The stereotypical cuisine for cash-strapped college students usually falls between pizza and instant ramen. But Pittsburgh students who want to maintain a healthy diet face numerous obstacles, including limited on-campus dining and the food deserts of Oakland and Downtown.
Zuri Kent-Smith, a senior at the University of Pittsburgh, lived in the dorms for the first two and half years of his college career, including as a resident advisor. Throughout that time, he had a meal plan that cost thousands of dollars per semester. The Pitt website lists 2018- 2019 meal plans — which are required for incoming students living in the residence halls — as running between $2,450-$3,975 per semester.
The fees are comparable to nearby Carnegie Mellon University, where first year students choose from a variety of plans that range from $2,984-$3,322 per semester.
Kent-Smith says that while Pitt’s meal plans make eating convenient and let him save money, the campus lacks options for students with dietary restrictions. As a result, he had to give up being vegetarian. “There weren’t enough non-meat options that were actually good,” he says.
He adds that when Pitt’s on-campus dining facilities do cater to vegetarian and vegan lifestyles, they tend to go for “really complex, abstract meals” as opposed to focusing on just making “simple food that tastes good.”
“They love doing these quinoa and tomato salads and all this stuff, and they never taste good, and they’re always dry and super cold,” he says.
Kent-Smith now lives off campus in Oakland and admits that eating without a meal plan poses challenges, as the surrounding area lacks a grocery store with affordable food options. Without ready access to places such as Giant Eagle, Aldi, or Trader Joe’s, he opts for cheaper restaurants along Forbes Avenue or shopping at nearby drugstores.
Fellow Pitt student Samantha Bastress, who is also a senior, resided on campus during her first year and had a meal plan. She agrees that the school offered limited fresh, healthy options, adding that most snacks and hot food to-go were either fried or “really calorie-dense.”
However, she has seen an increase in offerings for vegan and vegetarian students, including more options at the salad bar. There is also soy milk and other alternative milks for those who are lactose intolerant.
“I’m not vegan myself, but eating with my vegan friend in the dining halls was rough,” says Bastress. “She often would get the same type of meal — just a simple stir fry with black beans to make a complete protein. I think it got boring for her.”
Bastress went off campus after her freshman year and now lives in Oakland with her roommates. Like Kent-Smith, she admits living close to campus often means having trouble accessing healthy, affordable food. She and her roommates get around it by buying groceries together and cooking communally, making food in bulk so they can easily microwave a meal when they get home from class.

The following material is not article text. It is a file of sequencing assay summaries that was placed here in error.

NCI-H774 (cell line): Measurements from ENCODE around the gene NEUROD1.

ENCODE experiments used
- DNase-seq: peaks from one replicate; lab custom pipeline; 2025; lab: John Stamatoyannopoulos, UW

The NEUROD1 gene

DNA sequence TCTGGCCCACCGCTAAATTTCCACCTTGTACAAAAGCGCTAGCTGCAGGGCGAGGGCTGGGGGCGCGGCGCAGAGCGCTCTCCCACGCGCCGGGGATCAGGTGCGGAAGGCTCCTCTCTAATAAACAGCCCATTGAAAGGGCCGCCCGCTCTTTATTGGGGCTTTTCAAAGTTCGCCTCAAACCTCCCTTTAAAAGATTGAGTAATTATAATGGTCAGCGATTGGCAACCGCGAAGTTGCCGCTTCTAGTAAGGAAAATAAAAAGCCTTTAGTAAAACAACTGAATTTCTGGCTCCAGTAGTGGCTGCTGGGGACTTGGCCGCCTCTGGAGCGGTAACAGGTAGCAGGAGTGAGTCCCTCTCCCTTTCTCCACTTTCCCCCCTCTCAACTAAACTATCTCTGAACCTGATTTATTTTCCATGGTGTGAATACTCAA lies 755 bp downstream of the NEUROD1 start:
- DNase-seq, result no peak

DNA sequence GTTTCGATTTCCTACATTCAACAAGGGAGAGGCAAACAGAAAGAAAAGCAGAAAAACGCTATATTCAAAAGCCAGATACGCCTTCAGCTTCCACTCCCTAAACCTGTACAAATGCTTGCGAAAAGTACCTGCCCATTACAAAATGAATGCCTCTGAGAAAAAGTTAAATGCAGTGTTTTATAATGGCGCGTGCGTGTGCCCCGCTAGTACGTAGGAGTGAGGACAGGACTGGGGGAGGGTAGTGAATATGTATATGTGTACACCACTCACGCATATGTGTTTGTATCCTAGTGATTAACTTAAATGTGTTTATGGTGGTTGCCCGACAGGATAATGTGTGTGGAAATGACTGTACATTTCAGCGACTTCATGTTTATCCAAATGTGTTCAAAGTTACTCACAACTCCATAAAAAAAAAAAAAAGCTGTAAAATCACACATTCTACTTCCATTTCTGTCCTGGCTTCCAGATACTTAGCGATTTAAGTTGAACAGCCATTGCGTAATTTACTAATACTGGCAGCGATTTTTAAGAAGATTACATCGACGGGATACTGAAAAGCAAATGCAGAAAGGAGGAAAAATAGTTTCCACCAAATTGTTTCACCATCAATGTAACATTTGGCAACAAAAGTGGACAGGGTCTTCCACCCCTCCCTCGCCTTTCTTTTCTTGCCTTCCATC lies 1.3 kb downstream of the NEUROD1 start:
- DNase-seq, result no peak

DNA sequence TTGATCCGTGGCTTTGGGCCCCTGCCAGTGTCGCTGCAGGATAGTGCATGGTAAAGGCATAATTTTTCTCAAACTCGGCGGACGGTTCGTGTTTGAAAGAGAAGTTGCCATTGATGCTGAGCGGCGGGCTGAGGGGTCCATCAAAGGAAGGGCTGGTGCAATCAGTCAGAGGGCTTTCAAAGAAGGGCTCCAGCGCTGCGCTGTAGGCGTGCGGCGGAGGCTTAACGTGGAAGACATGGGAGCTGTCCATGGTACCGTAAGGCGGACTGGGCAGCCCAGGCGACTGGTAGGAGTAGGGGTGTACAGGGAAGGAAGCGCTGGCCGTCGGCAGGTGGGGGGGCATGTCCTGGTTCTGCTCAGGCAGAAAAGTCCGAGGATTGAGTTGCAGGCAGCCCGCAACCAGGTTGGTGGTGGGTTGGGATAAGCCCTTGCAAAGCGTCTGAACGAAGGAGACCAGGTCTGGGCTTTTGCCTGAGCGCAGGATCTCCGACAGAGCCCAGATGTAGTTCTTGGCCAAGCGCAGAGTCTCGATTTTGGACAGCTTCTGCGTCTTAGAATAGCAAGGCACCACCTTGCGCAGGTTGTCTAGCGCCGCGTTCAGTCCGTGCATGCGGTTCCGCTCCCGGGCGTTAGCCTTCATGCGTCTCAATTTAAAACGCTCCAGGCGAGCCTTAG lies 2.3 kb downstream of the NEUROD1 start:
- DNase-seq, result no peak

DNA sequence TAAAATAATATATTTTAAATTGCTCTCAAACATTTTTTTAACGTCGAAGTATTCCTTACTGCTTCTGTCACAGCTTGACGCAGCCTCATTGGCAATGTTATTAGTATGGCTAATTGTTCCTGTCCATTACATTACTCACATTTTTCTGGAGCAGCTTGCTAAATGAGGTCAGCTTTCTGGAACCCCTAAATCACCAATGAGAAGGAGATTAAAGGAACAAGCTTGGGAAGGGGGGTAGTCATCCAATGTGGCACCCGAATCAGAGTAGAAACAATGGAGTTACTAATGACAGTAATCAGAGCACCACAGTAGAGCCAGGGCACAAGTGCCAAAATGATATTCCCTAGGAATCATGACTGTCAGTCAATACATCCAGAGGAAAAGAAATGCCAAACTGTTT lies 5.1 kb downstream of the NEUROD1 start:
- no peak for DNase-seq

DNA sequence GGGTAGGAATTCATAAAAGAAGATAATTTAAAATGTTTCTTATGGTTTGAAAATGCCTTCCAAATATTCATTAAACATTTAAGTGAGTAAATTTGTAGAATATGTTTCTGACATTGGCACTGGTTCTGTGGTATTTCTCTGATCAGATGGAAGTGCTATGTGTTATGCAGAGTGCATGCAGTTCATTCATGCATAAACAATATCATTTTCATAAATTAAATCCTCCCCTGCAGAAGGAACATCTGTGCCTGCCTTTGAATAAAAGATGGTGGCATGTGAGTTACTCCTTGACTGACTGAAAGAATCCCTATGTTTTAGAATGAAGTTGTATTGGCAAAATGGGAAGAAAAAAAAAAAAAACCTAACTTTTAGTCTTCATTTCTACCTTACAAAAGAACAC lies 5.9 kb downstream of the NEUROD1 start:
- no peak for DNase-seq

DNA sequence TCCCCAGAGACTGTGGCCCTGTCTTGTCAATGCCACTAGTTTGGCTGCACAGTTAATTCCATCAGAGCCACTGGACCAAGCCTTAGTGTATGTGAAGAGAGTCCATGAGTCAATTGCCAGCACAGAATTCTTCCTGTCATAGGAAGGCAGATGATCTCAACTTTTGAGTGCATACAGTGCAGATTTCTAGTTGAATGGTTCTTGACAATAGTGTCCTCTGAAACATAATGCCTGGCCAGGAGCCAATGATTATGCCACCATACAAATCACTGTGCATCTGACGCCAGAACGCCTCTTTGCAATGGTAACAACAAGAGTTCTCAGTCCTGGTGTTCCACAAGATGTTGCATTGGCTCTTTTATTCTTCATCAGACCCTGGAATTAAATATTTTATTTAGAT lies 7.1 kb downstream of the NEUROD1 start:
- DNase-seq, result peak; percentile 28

“A typical meal in my house usually involves a pasta or rice base, with lots of seasonal vegetables,” she says. “We try to make as much from scratch as possible, including our breads and vegan ice cream.”
Tucked back away from the bustling traffic of Fifth Avenue, Chatham University is even more cut off from readily available food sources. While the dining page on the university’s website touts its commitment to providing fresh, healthy food for a variety of diets, Alie Davis, a senior commuter student at Chatham, hasn’t found that to be the case.
“There is rarely any variety as far as healthy options on campus,” she says. “There are always salads in the cafe, but usually only one vegetarian option, if any.”
Available options also aren’t affordable. As a result, she keeps instant food on hand, in case she doesn’t have enough money to buy food on campus.
Costly meal plans are more essential for students living at Point Park and Duquesne universities, where choices are mostly limited to trendy, expensive restaurants or fast food. Kaylee Kearns, a junior at Point Park, commutes to school from Elizabeth and usually packs a lunch to save money. She considered a meal plan but found the ones offered too expensive and not worth the money. She occasionally purchases snacks from the school’s Point Café or at restaurants in nearby Market Square.
“I’ve heard some students say they love living Downtown and it’s nice to have so many food options, but at the same time it can get really expensive,” she says.
Keith Paylo, vice president of Student Affairs and dean of students at Point Park, says he and the general manager of food services are trying to better cater to students. Three years ago, they switched food providers to CulinArt and have since expanded offerings in the school’s various dining facilities, including a larger salad bar and high-quality sushi.
“I don’t see our students as large fast food eaters,” says Paylo, adding that students even opt for healthier options off campus, such as the nearby Hello Bistro.
Because there are no grocery stores Downtown, Paylo says the on-campus Point Café serves as more of a convenience store for students by selling items like microwavable meals and half-gallons of milk. The university also runs weekend shuttle services to the Waterfront and Shadyside, where students can buy groceries at Market District or Whole Foods.
While improving any on-campus dining experience would help, Kent-Smith prefers the idea of opening regular grocery stores with reasonably priced food near campus.
“If we did solve the issue of having no grocery store, there would be no need to get a meal plan for a lot of people, because they’re expensive for low quality food,” says Kent-Smith.